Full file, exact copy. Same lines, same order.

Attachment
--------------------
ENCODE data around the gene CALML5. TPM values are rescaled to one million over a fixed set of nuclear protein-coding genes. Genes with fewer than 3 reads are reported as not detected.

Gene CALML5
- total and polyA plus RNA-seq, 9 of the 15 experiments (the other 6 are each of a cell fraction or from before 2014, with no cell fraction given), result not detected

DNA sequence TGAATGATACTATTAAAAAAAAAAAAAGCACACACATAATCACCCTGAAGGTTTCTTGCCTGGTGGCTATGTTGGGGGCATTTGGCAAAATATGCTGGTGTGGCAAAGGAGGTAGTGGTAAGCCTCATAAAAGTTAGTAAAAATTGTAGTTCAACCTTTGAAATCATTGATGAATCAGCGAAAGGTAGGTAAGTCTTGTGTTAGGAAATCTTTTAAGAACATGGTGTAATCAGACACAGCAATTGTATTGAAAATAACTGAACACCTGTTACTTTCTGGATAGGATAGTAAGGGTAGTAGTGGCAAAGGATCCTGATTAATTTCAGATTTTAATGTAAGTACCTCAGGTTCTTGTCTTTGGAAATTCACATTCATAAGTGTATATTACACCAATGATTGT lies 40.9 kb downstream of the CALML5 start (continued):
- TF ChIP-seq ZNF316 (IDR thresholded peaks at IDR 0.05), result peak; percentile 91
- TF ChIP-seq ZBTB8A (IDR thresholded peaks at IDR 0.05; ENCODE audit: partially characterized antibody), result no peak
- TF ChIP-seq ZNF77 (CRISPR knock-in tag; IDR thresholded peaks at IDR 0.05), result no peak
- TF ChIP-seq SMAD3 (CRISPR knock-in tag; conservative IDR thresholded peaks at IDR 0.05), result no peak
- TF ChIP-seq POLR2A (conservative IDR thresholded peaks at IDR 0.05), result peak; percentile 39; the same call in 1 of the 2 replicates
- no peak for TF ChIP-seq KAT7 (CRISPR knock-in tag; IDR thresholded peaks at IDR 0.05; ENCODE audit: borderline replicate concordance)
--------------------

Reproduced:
ENCODE data around the gene CALML5. TPM values are rescaled to one million over a fixed set of nuclear protein-coding genes. Genes with fewer than 3 reads are reported as not detected.

Gene CALML5
- total and polyA plus RNA-seq, 9 of the 15 experiments (the other 6 are each of a cell fraction or from before 2014, with no cell fraction given), result not detected

DNA sequence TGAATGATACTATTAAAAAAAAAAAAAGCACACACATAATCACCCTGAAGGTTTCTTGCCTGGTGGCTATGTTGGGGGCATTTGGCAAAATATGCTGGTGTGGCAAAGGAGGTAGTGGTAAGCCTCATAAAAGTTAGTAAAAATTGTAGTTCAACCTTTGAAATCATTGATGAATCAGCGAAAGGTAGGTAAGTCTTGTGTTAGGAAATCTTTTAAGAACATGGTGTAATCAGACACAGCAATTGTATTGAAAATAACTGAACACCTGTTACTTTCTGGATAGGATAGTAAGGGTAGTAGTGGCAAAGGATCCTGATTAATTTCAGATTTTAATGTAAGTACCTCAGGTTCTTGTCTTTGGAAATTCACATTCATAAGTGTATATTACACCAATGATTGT lies 40.9 kb downstream of the CALML5 start (continued):
- TF ChIP-seq ZNF316 (IDR thresholded peaks at IDR 0.05), result peak; percentile 91
- TF ChIP-seq ZBTB8A (IDR thresholded peaks at IDR 0.05; ENCODE audit: partially characterized antibody), result no peak
- TF ChIP-seq ZNF77 (CRISPR knock-in tag; IDR thresholded peaks at IDR 0.05), result no peak
- TF ChIP-seq SMAD3 (CRISPR knock-in tag; conservative IDR thresholded peaks at IDR 0.05), result no peak
- TF ChIP-seq POLR2A (conservative IDR thresholded peaks at IDR 0.05), result peak; percentile 39; the same call in 1 of the 2 replicates
- no peak for TF ChIP-seq KAT7 (CRISPR knock-in tag; IDR thresholded peaks at IDR 0.05; ENCODE audit: borderline replicate concordance)